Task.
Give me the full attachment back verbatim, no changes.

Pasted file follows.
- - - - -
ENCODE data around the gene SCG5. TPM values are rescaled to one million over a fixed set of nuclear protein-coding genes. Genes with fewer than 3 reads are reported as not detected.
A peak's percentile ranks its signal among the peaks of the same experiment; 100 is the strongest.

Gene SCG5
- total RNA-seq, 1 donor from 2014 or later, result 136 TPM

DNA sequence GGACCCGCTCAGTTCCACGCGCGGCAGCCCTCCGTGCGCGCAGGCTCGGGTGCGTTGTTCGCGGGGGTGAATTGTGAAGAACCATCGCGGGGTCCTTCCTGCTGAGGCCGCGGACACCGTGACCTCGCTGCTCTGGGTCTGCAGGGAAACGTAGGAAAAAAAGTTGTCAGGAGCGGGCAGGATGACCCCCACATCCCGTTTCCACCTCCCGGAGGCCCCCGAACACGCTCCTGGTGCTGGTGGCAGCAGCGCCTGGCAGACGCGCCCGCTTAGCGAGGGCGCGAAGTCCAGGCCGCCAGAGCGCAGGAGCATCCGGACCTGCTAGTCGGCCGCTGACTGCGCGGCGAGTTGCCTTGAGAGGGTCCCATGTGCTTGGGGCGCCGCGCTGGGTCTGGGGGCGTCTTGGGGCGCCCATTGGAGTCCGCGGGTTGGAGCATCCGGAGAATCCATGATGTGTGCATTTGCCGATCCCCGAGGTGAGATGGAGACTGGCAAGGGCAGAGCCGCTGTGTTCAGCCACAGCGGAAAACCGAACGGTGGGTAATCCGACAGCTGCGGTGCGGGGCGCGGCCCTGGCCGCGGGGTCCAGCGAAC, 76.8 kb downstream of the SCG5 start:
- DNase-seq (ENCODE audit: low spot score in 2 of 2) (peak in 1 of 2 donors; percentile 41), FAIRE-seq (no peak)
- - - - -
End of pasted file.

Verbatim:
ENCODE data around the gene SCG5. TPM values are rescaled to one million over a fixed set of nuclear protein-coding genes. Genes with fewer than 3 reads are reported as not detected.
A peak's percentile ranks its signal among the peaks of the same experiment; 100 is the strongest.

Gene SCG5
- total RNA-seq, 1 donor from 2014 or later, result 136 TPM

DNA sequence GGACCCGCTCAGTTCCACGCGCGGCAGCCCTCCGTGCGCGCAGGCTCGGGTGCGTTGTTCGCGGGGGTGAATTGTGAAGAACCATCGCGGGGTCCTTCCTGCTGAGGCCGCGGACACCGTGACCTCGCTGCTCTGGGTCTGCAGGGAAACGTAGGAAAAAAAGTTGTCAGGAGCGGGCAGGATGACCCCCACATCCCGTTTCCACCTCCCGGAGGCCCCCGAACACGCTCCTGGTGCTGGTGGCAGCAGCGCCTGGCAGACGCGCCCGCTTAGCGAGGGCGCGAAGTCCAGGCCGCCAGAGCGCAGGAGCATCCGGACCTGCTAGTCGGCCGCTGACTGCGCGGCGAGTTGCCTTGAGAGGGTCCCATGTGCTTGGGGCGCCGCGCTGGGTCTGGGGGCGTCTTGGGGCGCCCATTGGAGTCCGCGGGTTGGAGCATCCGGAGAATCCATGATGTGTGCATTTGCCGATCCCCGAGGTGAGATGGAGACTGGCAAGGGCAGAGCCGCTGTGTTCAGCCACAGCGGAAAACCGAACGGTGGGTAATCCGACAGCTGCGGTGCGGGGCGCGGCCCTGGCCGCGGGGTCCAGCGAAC, 76.8 kb downstream of the SCG5 start:
- DNase-seq (ENCODE audit: low spot score in 2 of 2) (peak in 1 of 2 donors; percentile 41), FAIRE-seq (no peak)